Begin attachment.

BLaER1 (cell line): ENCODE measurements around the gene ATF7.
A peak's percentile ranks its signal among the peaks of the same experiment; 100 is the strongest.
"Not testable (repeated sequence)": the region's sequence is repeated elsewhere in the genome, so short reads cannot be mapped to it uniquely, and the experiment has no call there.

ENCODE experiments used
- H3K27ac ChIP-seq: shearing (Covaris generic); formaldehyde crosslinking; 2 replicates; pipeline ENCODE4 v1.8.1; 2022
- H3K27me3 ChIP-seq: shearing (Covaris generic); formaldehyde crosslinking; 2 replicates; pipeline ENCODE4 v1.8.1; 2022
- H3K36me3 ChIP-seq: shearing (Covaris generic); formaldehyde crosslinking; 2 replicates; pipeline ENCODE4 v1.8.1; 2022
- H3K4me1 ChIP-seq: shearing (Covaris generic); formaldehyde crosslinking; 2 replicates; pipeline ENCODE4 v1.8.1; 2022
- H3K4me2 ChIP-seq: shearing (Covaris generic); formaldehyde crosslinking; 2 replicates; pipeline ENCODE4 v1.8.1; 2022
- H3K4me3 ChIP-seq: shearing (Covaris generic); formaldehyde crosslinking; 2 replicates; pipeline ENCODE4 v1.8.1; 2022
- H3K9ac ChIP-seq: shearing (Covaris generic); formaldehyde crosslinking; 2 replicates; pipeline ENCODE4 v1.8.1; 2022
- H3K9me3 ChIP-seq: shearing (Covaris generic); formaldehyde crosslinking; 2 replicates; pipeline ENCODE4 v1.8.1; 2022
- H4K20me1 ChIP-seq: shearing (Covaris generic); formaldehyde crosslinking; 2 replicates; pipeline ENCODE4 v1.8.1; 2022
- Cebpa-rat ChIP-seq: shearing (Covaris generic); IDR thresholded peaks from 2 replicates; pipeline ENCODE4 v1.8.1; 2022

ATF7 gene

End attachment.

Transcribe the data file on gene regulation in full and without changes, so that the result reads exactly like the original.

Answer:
BLaER1 (cell line): ENCODE measurements around the gene ATF7.
A peak's percentile ranks its signal among the peaks of the same experiment; 100 is the strongest.
"Not testable (repeated sequence)": the region's sequence is repeated elsewhere in the genome, so short reads cannot be mapped to it uniquely, and the experiment has no call there.

ENCODE experiments used
- H3K27ac ChIP-seq: shearing (Covaris generic); formaldehyde crosslinking; 2 replicates; pipeline ENCODE4 v1.8.1; 2022
- H3K27me3 ChIP-seq: shearing (Covaris generic); formaldehyde crosslinking; 2 replicates; pipeline ENCODE4 v1.8.1; 2022
- H3K36me3 ChIP-seq: shearing (Covaris generic); formaldehyde crosslinking; 2 replicates; pipeline ENCODE4 v1.8.1; 2022
- H3K4me1 ChIP-seq: shearing (Covaris generic); formaldehyde crosslinking; 2 replicates; pipeline ENCODE4 v1.8.1; 2022
- H3K4me2 ChIP-seq: shearing (Covaris generic); formaldehyde crosslinking; 2 replicates; pipeline ENCODE4 v1.8.1; 2022
- H3K4me3 ChIP-seq: shearing (Covaris generic); formaldehyde crosslinking; 2 replicates; pipeline ENCODE4 v1.8.1; 2022
- H3K9ac ChIP-seq: shearing (Covaris generic); formaldehyde crosslinking; 2 replicates; pipeline ENCODE4 v1.8.1; 2022
- H3K9me3 ChIP-seq: shearing (Covaris generic); formaldehyde crosslinking; 2 replicates; pipeline ENCODE4 v1.8.1; 2022
- H4K20me1 ChIP-seq: shearing (Covaris generic); formaldehyde crosslinking; 2 replicates; pipeline ENCODE4 v1.8.1; 2022
- Cebpa-rat ChIP-seq: shearing (Covaris generic); IDR thresholded peaks from 2 replicates; pipeline ENCODE4 v1.8.1; 2022

ATF7 gene